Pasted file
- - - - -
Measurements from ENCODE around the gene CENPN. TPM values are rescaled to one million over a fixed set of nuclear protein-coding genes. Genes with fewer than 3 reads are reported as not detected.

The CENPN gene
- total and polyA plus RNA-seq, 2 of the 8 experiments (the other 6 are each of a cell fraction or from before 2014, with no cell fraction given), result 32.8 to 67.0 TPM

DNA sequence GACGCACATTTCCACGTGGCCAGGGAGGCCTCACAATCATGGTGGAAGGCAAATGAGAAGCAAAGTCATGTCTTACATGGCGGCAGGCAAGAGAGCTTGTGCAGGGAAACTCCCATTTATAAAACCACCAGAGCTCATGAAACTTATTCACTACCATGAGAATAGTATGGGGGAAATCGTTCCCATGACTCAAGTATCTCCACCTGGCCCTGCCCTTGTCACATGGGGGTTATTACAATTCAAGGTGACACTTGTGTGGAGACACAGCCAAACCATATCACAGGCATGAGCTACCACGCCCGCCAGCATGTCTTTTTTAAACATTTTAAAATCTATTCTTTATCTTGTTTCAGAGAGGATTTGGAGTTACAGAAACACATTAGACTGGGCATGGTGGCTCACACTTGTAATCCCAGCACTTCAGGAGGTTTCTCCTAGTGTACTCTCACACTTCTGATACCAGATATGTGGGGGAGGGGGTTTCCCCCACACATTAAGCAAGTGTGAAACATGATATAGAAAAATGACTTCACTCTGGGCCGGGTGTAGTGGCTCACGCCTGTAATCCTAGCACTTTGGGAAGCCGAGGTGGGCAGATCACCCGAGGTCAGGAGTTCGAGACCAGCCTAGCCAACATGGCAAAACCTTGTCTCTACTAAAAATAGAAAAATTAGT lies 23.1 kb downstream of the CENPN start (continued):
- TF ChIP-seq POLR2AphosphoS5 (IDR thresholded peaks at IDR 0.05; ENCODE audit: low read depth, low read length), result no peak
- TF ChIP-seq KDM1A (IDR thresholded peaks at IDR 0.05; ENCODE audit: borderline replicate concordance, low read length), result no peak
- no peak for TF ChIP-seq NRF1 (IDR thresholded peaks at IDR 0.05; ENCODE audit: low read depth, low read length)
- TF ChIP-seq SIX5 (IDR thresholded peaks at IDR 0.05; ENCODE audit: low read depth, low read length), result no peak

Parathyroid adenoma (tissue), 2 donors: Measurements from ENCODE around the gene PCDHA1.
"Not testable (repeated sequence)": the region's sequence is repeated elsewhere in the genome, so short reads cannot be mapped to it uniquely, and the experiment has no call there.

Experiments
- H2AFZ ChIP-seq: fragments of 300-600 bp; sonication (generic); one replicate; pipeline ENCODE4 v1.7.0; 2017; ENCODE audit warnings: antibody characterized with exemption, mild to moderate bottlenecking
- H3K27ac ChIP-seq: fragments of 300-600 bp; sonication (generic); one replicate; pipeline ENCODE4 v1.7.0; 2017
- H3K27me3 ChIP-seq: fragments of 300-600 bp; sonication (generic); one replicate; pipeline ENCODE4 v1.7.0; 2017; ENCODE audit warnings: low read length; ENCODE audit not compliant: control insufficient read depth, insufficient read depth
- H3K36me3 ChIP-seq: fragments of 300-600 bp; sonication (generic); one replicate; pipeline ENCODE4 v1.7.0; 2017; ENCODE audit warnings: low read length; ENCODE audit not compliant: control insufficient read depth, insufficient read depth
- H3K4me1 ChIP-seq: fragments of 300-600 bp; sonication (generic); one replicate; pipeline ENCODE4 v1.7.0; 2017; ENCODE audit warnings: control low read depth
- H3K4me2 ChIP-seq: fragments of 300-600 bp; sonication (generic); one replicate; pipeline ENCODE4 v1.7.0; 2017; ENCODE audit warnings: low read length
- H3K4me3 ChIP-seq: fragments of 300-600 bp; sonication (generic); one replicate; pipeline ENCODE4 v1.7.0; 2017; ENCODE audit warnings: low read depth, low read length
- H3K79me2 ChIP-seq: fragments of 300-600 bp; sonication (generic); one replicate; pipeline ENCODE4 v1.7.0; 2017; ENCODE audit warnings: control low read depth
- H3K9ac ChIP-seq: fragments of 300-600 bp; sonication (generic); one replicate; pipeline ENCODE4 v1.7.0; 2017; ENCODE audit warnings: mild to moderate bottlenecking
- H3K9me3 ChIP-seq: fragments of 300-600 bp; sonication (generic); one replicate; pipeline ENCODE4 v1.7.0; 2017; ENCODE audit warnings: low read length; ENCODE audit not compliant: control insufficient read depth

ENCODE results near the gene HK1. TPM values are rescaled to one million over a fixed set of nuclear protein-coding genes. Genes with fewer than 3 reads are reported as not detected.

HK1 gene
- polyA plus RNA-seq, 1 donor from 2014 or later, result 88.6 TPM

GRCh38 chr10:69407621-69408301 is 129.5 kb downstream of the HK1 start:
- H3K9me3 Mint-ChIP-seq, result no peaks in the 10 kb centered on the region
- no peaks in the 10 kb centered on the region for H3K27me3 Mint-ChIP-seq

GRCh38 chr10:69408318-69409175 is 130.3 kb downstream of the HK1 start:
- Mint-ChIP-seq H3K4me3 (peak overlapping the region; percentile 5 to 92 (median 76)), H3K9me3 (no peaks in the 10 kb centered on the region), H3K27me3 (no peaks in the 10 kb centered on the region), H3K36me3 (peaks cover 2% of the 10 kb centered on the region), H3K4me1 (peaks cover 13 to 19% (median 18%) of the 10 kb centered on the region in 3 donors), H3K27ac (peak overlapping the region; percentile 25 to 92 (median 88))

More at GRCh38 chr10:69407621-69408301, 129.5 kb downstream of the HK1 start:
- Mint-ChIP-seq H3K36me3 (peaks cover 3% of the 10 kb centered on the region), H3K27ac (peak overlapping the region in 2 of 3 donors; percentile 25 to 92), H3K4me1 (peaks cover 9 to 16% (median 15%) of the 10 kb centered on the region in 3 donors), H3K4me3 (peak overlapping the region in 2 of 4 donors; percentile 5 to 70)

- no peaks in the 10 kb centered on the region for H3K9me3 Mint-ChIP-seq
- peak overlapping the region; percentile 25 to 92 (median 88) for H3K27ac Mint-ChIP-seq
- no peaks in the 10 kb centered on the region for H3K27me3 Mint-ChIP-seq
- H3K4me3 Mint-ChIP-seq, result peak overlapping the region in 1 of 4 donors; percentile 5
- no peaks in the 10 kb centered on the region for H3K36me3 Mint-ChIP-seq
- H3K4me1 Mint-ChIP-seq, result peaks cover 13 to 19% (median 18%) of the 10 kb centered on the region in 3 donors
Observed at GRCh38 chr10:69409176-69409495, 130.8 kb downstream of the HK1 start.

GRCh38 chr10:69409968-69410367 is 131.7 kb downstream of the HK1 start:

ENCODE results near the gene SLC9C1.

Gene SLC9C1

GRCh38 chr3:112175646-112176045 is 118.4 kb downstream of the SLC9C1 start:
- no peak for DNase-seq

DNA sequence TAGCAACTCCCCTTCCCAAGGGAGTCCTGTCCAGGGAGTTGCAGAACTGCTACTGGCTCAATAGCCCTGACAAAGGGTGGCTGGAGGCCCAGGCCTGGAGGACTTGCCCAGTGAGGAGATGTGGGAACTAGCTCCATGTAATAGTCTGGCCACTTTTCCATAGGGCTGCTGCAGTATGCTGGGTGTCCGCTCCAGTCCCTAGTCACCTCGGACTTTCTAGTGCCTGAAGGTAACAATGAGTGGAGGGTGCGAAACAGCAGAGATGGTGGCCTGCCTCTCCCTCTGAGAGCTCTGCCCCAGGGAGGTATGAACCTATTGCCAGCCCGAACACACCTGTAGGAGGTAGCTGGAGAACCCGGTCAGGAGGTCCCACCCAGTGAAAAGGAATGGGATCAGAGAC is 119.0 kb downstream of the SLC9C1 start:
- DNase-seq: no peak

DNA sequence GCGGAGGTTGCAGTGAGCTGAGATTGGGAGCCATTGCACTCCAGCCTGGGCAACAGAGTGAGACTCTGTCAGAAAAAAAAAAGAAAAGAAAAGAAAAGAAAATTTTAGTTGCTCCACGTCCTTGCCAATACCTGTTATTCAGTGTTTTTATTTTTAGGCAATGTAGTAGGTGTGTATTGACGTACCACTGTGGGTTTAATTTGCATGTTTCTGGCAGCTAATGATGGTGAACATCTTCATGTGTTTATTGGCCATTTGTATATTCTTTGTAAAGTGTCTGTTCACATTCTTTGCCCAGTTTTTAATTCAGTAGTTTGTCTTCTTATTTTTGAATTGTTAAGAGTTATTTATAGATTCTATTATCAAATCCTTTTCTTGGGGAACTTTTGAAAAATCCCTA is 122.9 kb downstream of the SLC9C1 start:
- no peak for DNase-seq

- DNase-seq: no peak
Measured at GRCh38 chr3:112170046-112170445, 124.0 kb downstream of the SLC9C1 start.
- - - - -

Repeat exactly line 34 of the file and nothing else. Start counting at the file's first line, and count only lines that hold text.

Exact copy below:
- no peaks in the 10 kb centered on the region for H3K27me3 Mint-ChIP-seq